Irish Scene & Sound
Identity, Authenticity & Transnationality
Among Young Musicians
By Virva Basegmez
Almqvist & Wiksell
364 pages, Illustrated, 5 ¼" x 8 ¼"
$87.50 Paper Original
OUT OF PRINT
This is a Ph.D. dissertation. Ireland has long been famous for its rich traditional music. Yet the recent global success of Irish pop, rock and traditional music has transformed the Irish music scene into a world center attracting musicians, tourists, fans and the music industry from both Ireland and abroad. This ethnographic study of young musicians in Dublin and Galway in the late 1990s analyses the Irish music scene in terms of identity, authenticity and transnationality contextualized in contemporary Ireland.
The study explores the making of Dublin and Galway into central places in the Irish music scene. It identifies musical links between the cities, and how for the young musicians, Dublin has become a 'springboard' and Galway a 'playground.' These cities provide the local arenas where young folks and popular musicians negotiate individual and collective lifestyles, identities and musical genres. By developing the concept of 'musical pathways,' the study shows how these mobile musicians constantly interact with different musical sounds and scenes.
The idea that Irishness has to emanate from traditional music is challenged by a diversity of musical genres and pathways of the musicians. Some musicians embrace a certain construction of Irishness while others reject it, but they are all involved in this process in one way or another. Contrary to older generations of traditional musicians, a global awareness is more important among the young musicians than a 'restricted' view of Irishness. As the young musicians are interested in multiple musical ideas and influences, they are often reluctant about a 'narrow nationalism.'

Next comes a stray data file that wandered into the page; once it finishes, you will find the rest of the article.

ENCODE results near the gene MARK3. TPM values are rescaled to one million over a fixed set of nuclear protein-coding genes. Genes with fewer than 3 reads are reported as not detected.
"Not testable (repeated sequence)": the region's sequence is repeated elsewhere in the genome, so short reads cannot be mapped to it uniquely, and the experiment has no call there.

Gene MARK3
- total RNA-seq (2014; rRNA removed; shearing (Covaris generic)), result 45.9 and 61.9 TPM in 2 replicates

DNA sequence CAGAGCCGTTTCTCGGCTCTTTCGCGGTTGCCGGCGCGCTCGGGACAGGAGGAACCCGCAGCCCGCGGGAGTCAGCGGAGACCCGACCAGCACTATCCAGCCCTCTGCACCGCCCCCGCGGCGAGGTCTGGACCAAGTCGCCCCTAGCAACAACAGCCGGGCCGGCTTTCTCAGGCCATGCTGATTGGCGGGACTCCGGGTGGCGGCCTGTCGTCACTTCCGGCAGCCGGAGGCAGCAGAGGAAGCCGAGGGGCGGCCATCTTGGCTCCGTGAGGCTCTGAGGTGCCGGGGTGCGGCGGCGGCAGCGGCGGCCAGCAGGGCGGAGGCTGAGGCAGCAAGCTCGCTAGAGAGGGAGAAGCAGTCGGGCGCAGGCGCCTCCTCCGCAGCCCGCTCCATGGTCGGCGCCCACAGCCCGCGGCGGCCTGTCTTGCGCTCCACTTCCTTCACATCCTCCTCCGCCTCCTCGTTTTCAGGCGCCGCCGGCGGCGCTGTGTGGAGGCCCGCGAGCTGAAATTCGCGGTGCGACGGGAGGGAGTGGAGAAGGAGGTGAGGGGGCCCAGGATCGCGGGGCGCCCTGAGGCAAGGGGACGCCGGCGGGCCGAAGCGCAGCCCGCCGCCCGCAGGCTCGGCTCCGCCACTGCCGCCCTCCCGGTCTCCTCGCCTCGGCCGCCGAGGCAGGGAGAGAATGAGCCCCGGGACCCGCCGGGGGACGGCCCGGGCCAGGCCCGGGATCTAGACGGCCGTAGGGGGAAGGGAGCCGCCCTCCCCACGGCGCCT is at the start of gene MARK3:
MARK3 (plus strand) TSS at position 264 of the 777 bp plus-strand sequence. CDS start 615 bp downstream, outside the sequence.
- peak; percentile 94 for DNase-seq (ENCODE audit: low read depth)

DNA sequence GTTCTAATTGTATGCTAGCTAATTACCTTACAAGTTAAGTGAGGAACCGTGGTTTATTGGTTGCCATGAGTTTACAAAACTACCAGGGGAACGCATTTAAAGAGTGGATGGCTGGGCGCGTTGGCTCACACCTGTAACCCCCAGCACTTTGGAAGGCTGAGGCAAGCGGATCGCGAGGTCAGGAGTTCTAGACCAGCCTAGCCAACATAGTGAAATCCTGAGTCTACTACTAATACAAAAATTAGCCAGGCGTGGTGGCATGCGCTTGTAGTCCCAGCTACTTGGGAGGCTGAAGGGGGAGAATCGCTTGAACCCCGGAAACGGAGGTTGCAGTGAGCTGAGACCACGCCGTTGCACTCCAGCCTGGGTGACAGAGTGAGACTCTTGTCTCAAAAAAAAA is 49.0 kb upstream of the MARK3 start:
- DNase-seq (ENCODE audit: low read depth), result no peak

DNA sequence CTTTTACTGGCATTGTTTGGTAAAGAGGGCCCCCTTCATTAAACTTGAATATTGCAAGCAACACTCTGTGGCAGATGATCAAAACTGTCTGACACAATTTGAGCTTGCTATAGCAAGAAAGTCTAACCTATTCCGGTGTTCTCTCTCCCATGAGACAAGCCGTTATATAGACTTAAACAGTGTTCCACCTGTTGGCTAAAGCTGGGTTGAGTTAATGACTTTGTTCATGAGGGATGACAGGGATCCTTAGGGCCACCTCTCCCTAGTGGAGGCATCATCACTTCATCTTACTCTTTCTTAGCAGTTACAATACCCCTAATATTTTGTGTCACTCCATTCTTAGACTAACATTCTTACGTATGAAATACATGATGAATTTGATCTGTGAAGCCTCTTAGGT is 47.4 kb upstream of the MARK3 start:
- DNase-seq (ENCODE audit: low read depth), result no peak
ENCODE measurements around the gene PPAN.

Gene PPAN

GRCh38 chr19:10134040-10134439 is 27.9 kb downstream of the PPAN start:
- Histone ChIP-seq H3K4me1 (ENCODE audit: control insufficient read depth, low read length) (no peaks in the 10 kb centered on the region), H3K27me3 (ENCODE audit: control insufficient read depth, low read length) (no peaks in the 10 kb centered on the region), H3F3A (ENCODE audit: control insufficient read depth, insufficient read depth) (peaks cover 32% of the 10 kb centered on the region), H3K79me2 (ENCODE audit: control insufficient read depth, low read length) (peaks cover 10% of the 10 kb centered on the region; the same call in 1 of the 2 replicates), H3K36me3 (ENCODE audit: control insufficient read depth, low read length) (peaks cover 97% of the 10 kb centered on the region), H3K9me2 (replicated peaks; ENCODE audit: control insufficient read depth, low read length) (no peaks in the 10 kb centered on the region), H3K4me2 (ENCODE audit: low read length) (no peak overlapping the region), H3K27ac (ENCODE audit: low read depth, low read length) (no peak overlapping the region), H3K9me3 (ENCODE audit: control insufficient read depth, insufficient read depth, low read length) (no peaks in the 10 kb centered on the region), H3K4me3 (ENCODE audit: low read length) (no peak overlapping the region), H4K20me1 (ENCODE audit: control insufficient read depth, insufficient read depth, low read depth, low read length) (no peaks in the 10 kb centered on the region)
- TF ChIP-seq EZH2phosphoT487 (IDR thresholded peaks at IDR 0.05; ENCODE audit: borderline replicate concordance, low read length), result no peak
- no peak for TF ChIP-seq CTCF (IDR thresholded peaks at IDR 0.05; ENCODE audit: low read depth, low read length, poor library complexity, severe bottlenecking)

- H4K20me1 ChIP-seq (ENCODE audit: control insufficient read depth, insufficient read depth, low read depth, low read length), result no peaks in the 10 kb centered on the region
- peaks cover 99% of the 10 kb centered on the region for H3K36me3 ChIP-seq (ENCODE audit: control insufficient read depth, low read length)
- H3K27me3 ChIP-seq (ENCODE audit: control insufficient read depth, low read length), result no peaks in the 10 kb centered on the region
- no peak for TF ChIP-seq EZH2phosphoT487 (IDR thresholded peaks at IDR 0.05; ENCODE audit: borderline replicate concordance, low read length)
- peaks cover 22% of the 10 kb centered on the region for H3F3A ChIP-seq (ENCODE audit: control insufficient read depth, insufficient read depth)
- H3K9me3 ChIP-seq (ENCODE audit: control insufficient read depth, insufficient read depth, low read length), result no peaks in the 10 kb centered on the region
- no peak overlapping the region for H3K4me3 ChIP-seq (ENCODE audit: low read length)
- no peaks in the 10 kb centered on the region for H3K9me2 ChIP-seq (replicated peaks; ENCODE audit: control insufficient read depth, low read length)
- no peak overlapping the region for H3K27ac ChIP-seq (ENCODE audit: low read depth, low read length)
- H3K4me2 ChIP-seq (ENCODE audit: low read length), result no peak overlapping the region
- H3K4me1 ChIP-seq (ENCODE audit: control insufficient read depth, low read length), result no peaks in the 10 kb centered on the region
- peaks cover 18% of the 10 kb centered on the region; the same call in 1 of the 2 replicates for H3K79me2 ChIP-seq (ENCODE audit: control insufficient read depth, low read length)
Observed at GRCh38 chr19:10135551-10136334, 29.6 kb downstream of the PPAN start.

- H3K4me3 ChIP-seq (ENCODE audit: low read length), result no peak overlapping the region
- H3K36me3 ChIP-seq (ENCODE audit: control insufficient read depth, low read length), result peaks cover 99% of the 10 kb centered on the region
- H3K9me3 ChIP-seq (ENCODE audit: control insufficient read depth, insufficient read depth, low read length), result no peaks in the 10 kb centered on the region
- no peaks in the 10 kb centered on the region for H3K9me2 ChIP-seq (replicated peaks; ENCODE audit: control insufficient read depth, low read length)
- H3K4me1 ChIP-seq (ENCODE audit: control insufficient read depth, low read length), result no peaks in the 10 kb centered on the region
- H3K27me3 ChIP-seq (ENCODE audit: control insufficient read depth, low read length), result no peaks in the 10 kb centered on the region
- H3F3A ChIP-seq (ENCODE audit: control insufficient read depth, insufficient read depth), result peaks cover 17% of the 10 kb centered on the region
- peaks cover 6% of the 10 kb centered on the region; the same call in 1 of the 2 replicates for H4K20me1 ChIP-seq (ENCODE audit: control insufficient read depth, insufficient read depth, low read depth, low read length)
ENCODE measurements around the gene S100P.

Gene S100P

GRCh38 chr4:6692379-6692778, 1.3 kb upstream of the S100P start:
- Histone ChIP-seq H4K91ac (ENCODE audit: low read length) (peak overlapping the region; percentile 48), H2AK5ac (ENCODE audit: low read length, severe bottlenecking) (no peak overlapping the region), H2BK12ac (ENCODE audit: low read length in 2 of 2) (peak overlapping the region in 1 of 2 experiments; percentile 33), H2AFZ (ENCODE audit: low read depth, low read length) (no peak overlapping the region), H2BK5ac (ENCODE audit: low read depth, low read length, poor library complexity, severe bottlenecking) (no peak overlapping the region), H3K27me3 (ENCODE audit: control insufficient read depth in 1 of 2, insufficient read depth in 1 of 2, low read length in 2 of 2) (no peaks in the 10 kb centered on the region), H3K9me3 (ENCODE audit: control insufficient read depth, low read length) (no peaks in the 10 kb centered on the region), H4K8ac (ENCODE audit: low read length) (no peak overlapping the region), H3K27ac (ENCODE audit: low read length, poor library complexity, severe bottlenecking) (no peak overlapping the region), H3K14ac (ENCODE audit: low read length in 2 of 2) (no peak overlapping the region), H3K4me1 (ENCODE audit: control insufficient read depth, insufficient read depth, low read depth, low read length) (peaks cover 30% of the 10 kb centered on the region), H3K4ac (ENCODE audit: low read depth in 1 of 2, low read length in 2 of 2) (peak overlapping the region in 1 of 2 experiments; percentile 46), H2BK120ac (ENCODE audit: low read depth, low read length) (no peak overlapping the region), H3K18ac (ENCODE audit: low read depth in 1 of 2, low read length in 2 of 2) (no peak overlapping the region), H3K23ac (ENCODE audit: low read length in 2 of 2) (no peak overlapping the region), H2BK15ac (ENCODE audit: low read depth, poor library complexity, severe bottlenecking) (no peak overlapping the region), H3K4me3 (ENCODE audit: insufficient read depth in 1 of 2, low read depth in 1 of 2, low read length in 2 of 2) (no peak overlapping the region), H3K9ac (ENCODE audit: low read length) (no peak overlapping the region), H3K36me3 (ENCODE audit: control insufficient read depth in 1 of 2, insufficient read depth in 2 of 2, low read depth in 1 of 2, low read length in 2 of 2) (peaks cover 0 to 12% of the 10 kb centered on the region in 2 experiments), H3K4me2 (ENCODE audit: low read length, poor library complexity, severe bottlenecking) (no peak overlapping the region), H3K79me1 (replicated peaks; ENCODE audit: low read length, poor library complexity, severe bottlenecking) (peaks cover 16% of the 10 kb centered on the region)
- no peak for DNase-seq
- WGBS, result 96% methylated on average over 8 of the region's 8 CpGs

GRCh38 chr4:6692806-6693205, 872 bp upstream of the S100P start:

They make use of the fact that the music of the contemporary world is very much interconnected. This study discusses transnational processes of the Irish music scene in the late 1990s primarily on local and national levels in Ireland. This reveals how globalization has contributed to the popularity of Irish music yet without controlling its pathways completely. In Ireland the past is still in the present.
Social Anthropology; Music History
Stockholm Studies in Social Anthropology, No. 57
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